• The International Society for Infectious Diseases (ISID) is collaborating with Pfizer fund projects identifying and addressing AMR in the outpatient setting across low-income countries or under-resourced settings in middle-income countries. A total of $1 million USD is available in funding, and programs can apply for a maximum of $100,000 USD to cover program expenses over three years. Go here for details. The deadline is 18 June 2021!
  • CARB-X recently announced that their existing resources will be reserved to fund their existing portfolio (more than 80 total awards, and counting, as they include contracting from prior rounds). New rounds from CARB-X will occur only after new funding is obtained in 2021.
  • It’s not a funder, but AiCuris’ AiCubator offers incubator support to very early stage projects. Read more about it here.
  • The Global AMR R&D Hub’s dynamic dashboard (link) summarizes the global clinical development pipeline, incentives for AMR R&D, and investors/investments in AMR R&D.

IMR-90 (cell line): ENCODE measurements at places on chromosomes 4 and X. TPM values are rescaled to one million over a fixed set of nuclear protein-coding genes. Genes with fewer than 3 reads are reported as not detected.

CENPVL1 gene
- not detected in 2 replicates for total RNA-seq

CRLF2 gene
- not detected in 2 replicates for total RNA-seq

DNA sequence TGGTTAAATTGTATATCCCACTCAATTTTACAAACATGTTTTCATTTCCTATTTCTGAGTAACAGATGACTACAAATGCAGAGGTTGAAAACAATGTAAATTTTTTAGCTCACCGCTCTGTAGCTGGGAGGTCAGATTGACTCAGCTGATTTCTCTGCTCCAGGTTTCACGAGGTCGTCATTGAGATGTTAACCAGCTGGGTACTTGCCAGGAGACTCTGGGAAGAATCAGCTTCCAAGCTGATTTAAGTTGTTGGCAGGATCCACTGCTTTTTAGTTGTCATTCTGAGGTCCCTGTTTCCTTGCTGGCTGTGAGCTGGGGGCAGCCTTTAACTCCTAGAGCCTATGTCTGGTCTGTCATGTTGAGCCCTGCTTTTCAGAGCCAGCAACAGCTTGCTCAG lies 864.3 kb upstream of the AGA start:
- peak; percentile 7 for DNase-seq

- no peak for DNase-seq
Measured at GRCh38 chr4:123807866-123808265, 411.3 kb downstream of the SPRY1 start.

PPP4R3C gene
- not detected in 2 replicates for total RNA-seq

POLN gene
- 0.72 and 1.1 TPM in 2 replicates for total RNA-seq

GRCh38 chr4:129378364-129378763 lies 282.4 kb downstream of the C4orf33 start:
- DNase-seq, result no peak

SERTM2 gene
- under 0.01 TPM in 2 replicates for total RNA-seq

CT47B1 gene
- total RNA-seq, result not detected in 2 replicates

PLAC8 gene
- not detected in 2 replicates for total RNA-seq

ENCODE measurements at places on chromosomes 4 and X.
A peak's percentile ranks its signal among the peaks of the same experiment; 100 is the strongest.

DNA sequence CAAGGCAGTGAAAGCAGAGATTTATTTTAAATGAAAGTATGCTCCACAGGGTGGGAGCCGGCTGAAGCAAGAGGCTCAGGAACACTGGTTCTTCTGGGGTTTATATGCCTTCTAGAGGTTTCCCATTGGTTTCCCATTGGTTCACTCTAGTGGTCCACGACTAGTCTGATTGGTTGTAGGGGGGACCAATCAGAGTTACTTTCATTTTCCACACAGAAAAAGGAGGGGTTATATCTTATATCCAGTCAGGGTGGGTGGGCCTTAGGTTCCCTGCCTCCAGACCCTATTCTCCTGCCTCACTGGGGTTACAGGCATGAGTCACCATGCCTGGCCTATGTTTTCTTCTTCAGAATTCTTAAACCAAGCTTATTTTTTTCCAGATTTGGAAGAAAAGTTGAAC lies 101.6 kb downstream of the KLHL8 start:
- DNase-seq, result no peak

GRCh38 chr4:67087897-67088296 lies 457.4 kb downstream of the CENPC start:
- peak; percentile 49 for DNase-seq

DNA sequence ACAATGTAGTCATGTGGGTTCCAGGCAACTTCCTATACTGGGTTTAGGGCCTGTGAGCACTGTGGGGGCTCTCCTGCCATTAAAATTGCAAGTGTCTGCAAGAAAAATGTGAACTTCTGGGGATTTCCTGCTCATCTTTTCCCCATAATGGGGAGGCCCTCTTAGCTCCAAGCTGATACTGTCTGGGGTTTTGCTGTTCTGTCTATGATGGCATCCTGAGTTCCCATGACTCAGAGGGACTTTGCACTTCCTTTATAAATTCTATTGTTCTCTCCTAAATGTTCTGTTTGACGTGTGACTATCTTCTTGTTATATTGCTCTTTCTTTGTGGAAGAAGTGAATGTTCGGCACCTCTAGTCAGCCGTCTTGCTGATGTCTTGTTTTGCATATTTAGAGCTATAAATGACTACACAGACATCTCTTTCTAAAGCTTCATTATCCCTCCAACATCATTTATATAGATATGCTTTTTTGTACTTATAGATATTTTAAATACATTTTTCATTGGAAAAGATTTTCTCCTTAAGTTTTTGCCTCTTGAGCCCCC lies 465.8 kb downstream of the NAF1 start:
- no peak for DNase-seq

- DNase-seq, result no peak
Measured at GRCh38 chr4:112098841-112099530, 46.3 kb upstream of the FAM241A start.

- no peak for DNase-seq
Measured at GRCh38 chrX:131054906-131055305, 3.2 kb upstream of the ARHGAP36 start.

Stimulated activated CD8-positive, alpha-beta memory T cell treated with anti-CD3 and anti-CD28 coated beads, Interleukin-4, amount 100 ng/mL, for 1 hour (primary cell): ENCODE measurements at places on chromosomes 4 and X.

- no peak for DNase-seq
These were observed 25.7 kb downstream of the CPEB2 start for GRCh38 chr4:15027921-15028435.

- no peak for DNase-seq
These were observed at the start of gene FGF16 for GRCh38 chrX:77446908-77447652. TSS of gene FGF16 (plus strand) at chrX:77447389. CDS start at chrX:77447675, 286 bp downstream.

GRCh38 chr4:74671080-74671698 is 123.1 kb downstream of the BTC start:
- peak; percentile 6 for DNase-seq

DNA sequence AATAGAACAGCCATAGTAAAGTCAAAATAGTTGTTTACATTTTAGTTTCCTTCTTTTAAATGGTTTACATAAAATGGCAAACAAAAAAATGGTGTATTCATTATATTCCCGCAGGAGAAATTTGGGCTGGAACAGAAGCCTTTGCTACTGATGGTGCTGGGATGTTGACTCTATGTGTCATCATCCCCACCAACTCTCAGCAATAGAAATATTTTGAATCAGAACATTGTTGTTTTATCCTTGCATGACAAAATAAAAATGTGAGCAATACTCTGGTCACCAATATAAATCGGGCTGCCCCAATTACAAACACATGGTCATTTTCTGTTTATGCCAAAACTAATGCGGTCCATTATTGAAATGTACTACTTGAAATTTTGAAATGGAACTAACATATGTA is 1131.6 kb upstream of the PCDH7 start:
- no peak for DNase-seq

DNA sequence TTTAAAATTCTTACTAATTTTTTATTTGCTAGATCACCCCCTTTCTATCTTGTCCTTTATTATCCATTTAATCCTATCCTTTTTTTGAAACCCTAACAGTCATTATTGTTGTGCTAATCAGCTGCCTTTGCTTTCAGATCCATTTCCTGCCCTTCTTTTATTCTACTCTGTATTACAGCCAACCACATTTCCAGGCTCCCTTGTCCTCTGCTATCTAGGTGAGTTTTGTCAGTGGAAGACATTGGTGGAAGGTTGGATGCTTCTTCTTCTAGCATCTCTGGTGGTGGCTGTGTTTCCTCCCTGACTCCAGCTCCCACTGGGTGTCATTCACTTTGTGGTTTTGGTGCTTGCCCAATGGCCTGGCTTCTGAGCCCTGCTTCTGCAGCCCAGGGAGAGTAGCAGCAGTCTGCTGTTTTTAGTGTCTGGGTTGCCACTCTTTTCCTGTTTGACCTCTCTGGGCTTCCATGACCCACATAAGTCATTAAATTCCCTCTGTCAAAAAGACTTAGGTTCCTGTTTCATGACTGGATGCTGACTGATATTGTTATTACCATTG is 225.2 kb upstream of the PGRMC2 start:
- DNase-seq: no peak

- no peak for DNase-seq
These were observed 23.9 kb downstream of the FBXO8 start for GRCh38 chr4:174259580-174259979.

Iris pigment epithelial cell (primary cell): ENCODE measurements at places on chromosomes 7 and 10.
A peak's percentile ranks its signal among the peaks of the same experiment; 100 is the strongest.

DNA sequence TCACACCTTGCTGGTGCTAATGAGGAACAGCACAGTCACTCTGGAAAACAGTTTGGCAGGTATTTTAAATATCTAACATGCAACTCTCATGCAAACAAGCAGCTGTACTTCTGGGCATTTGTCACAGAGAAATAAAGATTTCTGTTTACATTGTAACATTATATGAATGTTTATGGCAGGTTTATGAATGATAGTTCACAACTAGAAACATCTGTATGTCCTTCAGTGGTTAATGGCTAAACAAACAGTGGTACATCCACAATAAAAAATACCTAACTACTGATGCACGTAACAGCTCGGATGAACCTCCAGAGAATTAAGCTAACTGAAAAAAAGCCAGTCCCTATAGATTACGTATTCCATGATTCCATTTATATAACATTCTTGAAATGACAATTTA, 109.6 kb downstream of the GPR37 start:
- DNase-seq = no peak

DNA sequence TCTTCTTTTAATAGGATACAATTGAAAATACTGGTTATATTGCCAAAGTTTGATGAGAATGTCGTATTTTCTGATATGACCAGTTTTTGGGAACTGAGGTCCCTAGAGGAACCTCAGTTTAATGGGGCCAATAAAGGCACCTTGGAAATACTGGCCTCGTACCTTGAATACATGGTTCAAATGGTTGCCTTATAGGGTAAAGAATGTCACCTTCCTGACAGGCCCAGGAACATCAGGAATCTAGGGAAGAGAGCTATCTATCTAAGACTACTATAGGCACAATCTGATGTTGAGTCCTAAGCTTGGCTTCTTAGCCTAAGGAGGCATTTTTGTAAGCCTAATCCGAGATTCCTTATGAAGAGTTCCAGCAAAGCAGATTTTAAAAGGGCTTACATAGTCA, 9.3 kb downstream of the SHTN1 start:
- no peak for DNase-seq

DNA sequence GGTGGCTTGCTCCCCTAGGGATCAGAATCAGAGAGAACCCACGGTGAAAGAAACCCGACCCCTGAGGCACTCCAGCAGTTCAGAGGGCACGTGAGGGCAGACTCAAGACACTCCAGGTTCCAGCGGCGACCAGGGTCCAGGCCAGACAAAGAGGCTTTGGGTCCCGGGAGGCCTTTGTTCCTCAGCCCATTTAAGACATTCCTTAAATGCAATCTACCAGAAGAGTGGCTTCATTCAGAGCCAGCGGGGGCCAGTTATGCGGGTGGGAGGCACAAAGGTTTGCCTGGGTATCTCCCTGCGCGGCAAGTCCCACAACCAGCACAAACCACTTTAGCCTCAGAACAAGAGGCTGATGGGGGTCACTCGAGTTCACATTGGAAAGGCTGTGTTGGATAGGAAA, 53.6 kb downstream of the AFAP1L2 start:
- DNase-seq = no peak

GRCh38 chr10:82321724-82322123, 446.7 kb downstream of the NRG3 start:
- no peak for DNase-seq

• In addition to the lists provided by the Global AMR R&D Hub, you might also be interested in my most current lists of R&D incentives (link) and priority pathogens (link).


Upcoming meetings of interest to the AMR community (most current list is here):

  • 20-24 Jun 2021 (Toronto): International Symposium on Pneumococci and Pneumococcal Diseases (ISPPD-12). Go here for details.
  • 20-24 Jun 2021 (virtual, various times): World Microbe Forum sponsored by the American Society for Microbiology (ASM) and the Federation of European Microbiological Societies (FEMS). Go here for more details and to register.